Standing up for queer rights

Ahead of the sixth queer pride march that is slated to happen on July 11

Life becomes a series of must-go-through stages when you are a homosexual in Kerala. There is that self realisation stage during early teenage, when one feels attracted to the same sex, a self-loathing stage because others around you don’t seem to feel the same way. When it happened to Jijo Kuriakose, he hated himself, not knowing what homosexuality was and what it meant to be gay. He did not have the ‘encounters’ that many narrate. It was like how any teen would learn about his / her sexuality for the first time. But it is much later, in his college years when he went on the internet, that he would learn more about man loving man. There he watched the video of Ricky Martin ‘coming out’ and about other celebrities like Martina Navratilova.

Jijo had still not felt brave enough to reveal his sexuality. He was going through another stage of convincing himself that he could be heterosexual and marry a woman. He almost did, the engagement was over and the wedding dates fixed. But he couldn’t suppress it any longer. He spoke out. The family could accept it but they didn’t want him to speak out in public. But Jijo did, because by then the cause had become more important. He took part in the Queer Pride marches that he had only watched as an observer earlier. He became one of the organisers, he founded Queerala to support the LGBT community in Kerala. Queerala is one of the organisations taking part in the Queer Pride Parade taking place on July 11, in Thiruvananthapuram. “It is being organised by the umbrella group Queer Pride Keralam which is made of many support groups, human rights organisations and activists,” says Jijo, who is now openly gay.

What changed? How did Jijo get the courage? How did Sabari Kishore, another gay man come out, having lived in Kerala all his life? Sabari, who works as an overseas education consultant, had his realisation when he began getting proposals from girls. He couldn’t imagine a woman becoming his life partner. “I researched and explored myself. And I took to social media to come out... I am still not open about it with my family,” he says.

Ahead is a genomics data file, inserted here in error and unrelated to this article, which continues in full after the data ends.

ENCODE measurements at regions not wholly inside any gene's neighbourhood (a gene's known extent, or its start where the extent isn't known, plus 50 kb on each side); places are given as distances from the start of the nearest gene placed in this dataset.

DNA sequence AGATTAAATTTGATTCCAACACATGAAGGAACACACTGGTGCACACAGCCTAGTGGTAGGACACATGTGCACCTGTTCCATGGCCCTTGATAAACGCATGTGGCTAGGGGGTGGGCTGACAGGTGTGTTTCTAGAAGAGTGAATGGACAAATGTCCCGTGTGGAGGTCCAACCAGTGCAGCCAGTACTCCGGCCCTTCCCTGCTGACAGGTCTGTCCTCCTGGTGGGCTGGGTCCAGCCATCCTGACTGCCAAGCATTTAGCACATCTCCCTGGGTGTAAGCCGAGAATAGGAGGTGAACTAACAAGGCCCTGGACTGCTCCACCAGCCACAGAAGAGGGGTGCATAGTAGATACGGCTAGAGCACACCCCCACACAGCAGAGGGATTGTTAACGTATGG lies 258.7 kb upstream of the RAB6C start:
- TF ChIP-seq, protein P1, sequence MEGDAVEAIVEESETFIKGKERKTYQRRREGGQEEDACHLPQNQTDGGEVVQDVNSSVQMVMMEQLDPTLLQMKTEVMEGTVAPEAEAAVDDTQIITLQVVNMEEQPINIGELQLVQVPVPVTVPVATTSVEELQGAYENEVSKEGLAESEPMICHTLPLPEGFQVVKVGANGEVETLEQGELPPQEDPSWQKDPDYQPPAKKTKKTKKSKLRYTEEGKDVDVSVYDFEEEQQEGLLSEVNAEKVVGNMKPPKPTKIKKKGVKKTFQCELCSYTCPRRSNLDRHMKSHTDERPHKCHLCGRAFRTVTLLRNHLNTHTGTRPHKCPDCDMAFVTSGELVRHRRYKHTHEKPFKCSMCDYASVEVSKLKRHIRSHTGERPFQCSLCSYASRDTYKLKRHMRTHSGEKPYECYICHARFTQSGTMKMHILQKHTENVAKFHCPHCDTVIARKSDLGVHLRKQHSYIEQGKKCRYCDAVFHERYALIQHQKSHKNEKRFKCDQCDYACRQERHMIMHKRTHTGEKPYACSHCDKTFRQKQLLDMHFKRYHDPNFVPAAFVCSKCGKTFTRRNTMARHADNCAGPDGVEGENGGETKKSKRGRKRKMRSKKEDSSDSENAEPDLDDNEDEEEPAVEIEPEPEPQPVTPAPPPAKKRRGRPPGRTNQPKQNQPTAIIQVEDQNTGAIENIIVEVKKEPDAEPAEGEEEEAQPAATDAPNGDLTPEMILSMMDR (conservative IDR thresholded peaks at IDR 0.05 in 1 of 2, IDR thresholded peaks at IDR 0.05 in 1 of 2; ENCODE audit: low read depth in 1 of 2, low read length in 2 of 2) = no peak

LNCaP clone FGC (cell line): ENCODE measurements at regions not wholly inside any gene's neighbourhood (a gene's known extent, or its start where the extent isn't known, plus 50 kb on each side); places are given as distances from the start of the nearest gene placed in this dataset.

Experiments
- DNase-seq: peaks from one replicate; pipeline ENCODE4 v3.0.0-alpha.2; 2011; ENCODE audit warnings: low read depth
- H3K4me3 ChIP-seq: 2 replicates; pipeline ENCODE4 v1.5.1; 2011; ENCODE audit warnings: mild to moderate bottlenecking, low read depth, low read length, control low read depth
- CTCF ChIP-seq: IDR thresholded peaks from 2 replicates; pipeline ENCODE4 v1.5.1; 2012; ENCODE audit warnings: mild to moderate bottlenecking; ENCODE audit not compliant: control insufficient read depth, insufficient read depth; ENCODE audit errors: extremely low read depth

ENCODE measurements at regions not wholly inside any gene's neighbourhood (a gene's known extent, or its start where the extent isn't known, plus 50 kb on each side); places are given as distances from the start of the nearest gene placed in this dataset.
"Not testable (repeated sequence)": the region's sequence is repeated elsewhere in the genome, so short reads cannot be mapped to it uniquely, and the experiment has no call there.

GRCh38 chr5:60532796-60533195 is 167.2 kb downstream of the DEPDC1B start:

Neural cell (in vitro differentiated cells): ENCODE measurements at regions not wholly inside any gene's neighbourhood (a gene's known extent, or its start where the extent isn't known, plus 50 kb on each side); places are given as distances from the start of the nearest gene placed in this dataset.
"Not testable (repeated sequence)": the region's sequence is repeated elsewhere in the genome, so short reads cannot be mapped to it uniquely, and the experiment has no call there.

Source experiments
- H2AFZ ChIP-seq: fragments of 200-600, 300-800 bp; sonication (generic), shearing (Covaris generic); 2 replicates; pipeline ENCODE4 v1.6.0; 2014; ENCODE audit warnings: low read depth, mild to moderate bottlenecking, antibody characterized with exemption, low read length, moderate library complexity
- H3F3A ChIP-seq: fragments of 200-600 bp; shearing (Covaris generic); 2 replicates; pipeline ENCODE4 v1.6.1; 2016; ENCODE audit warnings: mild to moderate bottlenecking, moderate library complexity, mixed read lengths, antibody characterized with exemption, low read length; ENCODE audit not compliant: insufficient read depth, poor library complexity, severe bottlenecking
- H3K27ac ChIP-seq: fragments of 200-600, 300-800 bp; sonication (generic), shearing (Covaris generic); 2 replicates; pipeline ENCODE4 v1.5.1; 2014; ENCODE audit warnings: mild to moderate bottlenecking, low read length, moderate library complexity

There are many like Sabari, who have relied on social media to come out, to reveal their sexualities. Shana Susan Ninan, a lecturer in the communication department of the SH College in Thevara, has watched and analysed Facebook become a platform for queer voice, in the past few years. “With the ban in place (Section 377 of the Indian Penal Code), there is not much the mainstream media chooses to publish. But with social media, the queer community is reaching out and connecting with each other and the general public. People have opened up to reading and understanding about this otherwise closeted group of people. Only flipside is that social media tends to make the readers passive — there’s no immediacy to respond.”

But then like Sabari, the sexual and gender minorities are not compelled to leave the state like they had to. A lot has changed in the past 10 or 12 years, says Deepa Vasudevan, a queer activist who founded Sahaytrika, an organisation that works for the rights of lesbians in Kerala. She left Sahaytrika but continues her activism work. “When I came here many years ago from Canada I found the LGBT community isolated, there was not much awareness. It was hard to start Sahayatrika because even progressive groups did not recognise the gender minorities. It had been an invisible issue. And then the movement itself changed. There was the 2009 verdict when the Delhi High Court struck down Article 377 (which was later reversed by the Supreme Court) decriminalising gay sex. Kerala has become more aware.”

And more accepting, Sabari will tell you, especially of women. “Maybe because women with feministic thoughts had to fight for their equal rights too, and maybe it is because they feel very comfortable with gays. They know gays don’t cross limits.”

( Source : deccan chronicle )
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